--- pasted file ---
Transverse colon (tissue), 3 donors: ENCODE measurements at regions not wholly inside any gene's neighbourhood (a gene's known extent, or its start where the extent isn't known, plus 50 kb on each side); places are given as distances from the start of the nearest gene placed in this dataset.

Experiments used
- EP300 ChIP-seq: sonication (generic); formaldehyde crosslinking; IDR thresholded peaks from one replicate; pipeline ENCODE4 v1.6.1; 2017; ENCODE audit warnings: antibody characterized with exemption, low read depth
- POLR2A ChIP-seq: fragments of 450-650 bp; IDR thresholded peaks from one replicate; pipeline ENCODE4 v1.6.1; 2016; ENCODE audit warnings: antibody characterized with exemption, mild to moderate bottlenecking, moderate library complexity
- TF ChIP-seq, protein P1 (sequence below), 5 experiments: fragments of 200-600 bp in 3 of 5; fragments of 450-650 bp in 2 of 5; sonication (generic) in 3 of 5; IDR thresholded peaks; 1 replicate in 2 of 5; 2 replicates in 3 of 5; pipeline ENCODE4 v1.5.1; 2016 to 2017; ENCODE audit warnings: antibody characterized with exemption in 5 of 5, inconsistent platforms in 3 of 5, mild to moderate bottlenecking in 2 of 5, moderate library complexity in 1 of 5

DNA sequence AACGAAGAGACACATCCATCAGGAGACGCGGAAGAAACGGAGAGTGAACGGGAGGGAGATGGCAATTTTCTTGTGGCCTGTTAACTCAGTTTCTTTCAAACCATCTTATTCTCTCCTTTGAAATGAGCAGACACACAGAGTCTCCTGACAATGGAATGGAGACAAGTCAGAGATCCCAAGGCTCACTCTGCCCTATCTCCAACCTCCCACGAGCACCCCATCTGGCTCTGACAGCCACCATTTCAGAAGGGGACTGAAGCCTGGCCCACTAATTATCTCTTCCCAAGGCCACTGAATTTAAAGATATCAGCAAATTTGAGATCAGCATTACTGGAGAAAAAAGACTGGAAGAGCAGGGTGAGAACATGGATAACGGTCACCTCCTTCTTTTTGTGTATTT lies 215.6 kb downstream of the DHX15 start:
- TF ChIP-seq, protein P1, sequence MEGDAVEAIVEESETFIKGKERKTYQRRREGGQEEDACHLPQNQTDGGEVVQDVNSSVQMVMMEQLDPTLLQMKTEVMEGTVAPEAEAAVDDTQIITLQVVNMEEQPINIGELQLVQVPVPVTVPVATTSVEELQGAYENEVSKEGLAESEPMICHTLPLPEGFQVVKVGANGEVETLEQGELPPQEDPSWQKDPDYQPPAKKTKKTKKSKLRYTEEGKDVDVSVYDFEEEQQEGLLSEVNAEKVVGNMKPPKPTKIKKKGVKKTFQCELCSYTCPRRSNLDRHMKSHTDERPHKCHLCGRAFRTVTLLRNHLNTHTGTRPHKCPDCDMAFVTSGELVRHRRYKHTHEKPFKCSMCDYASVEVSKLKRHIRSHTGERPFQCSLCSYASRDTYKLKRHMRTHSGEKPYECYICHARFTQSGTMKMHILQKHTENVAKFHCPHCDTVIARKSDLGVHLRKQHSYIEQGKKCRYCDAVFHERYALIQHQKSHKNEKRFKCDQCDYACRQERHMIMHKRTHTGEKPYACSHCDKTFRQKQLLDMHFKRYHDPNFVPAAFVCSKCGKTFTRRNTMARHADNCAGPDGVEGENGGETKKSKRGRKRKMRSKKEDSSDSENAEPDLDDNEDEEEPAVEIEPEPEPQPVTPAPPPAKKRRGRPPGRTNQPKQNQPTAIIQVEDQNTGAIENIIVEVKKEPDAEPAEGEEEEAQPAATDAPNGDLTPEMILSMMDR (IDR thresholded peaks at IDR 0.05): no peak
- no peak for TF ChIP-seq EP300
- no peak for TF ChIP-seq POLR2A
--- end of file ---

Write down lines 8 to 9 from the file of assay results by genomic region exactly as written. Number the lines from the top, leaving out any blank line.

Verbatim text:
- no peak for TF ChIP-seq EP300
- no peak for TF ChIP-seq POLR2A